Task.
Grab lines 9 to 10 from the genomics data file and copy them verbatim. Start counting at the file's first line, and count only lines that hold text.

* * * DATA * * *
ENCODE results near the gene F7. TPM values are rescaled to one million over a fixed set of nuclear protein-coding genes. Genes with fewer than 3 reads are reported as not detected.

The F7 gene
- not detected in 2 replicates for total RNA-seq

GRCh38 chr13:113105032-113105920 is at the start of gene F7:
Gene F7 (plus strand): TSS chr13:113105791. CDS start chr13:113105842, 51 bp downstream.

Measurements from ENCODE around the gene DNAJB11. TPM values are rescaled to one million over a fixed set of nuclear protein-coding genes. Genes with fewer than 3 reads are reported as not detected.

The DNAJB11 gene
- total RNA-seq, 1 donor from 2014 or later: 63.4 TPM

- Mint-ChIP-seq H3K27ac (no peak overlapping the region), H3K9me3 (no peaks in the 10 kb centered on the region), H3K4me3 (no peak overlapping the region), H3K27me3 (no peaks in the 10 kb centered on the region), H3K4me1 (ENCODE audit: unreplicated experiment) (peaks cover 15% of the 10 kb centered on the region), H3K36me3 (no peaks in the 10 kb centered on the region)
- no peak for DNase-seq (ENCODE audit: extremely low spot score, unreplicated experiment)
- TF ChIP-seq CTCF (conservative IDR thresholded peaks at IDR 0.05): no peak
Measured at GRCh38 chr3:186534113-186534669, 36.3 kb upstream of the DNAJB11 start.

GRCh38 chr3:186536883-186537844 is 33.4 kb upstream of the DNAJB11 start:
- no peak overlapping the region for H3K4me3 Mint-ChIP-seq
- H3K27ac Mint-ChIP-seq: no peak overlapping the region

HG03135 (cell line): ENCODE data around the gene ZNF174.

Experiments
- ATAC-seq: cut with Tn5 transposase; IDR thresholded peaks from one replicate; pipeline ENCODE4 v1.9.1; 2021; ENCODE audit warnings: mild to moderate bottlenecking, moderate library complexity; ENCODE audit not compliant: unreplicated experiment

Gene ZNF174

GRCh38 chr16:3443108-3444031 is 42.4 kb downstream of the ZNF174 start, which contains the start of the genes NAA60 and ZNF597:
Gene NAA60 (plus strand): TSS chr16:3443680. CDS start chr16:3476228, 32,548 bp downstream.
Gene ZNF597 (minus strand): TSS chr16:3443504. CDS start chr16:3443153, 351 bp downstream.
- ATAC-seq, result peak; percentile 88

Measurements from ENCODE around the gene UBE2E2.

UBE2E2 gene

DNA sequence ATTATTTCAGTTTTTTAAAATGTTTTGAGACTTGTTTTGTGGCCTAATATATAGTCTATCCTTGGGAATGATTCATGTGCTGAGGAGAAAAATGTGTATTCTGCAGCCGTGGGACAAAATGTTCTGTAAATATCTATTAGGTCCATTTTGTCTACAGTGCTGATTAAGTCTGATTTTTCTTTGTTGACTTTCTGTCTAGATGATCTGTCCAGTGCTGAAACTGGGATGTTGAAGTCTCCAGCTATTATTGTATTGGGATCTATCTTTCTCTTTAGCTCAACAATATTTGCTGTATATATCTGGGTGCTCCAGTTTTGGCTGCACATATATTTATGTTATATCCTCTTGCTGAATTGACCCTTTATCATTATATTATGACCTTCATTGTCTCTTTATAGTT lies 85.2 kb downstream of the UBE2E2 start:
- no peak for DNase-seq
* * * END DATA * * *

- Mint-ChIP-seq H3K27ac (no peak overlapping the region), H3K9me3 (no peaks in the 10 kb centered on the region), H3K4me3 (no peak overlapping the region), H3K27me3 (no peaks in the 10 kb centered on the region), H3K4me1 (ENCODE audit: unreplicated experiment) (peaks cover 15% of the 10 kb centered on the region), H3K36me3 (no peaks in the 10 kb centered on the region)
- no peak for DNase-seq (ENCODE audit: extremely low spot score, unreplicated experiment)